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Frank Howard, Senators legend and World Series champion, dead at 87

Frank Howard, a four-time All-Star, World Series champion, manager and Washington Nationals Ring of Honor member, died Monday at the age of 87.

Frank Howard, a World Series champion, four-time All-Star and two-time home run champion, has died at the age of 87. 

The Washington Nationals were notified Monday by Howard's family of his death. A cause was not disclosed.

"Growing up a baseball fan in Washington D.C., Frank Howard was my hero," Nationals owner Mark Lerner said in a statement. "The towering home runs he hit into the stands at RFK Stadium gave him the nickname ‘Capital Punisher,’ but I’ll always remember him as a kind and gentle man. The entire Lerner family would like to offer our thoughts and condolences to Frank’s family during this difficult time. The world of baseball has truly lost a giant."

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Howard was also nicknamed "Hondo," a slugger that totaled 382 career home runs, with the first coming in 1958 when he debuted for the Los Angeles Dodgers

He spent his first seven seasons in MLB with the Dodgers, where his 6-foot-7 frame smashed baseballs, which led to winning the Rookie of the Year award in 1960 when he hit 23 homers with a .268 batting average over 117 games.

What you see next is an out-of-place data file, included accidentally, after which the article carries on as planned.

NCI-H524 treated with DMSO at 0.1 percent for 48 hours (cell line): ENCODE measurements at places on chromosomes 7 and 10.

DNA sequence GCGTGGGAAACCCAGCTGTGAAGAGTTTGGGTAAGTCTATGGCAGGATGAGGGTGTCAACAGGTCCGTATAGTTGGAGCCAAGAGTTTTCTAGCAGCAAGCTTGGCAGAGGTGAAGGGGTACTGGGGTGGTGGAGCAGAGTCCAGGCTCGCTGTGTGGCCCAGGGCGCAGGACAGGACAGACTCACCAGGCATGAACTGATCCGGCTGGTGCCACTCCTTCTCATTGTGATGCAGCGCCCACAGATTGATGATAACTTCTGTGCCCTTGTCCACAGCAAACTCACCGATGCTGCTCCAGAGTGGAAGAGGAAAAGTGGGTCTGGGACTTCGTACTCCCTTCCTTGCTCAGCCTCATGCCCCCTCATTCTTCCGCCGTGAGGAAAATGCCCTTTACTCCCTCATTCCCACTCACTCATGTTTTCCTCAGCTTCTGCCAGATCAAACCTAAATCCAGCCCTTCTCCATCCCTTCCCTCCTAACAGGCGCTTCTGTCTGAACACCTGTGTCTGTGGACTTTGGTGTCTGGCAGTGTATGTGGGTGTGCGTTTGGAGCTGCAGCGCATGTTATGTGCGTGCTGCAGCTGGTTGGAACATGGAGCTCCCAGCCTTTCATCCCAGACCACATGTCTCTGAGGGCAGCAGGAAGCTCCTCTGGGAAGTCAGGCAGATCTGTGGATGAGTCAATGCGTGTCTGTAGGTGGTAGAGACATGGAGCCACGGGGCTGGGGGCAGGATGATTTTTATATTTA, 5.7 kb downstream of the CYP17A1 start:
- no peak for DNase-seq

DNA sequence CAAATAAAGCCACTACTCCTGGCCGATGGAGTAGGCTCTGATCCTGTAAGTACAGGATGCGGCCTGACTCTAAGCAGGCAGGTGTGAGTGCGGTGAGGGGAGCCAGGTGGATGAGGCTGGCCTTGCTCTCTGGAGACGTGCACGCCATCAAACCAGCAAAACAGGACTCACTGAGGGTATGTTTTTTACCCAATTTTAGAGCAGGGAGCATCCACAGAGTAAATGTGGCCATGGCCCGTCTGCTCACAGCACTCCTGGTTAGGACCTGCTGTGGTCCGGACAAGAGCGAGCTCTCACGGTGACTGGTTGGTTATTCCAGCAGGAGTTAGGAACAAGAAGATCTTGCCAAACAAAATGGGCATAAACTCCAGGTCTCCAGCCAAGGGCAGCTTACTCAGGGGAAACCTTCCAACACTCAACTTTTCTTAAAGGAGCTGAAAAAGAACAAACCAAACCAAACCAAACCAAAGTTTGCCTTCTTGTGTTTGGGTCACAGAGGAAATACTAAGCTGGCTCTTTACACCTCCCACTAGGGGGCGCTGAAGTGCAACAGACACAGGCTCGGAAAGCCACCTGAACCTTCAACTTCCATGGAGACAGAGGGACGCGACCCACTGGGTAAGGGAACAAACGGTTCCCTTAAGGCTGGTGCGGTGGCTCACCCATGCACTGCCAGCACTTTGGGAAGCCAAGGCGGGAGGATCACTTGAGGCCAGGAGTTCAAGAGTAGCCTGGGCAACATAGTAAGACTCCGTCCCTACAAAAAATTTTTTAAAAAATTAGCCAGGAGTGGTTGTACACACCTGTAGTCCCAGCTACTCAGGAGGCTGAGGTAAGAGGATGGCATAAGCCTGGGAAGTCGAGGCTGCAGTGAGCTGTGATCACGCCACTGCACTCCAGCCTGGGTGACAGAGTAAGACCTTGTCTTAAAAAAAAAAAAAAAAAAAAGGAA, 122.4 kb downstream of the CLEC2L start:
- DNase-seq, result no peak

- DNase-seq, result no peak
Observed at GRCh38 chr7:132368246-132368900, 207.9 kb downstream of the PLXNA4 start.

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But Howard’s All-Star years came with the Washington Senators, reaching the prestigious game from 1968-1971, where he led the league in home runs in 1968 and 1970 with 44 dingers each season. 

Howard’s best season was in 1970, when he hit .283/.416/.546 with league leads in homers, RBI (126) and walks (132). He would finish fifth in MVP voting that year. 

"Frank was a legendary figure in this town and a player that D.C. baseball fans truly admired," Nationals general manager Mike Rizzo said. "I had the utmost respect for him both as a ballplayer and as a human being, and it was always a pleasure seeing him at Nationals Park. He was generous with his time and was never afraid to pass along his knowledge and wisdom."

Howard finished his playing career with the Detroit Tigers in 1973, but baseball would remain in his life for some time to come. 

"Hondo" went on to manage the San Diego Padres in 1981 and New York Mets in 1983, while also coaching for the Milwaukee Brewers, Seattle Mariners, New York Yankees and Tampa Bay Devils Rays over the years. 

The Nationals welcomed Howard back to D.C. in 2005 to place him in their Ring of Honor.

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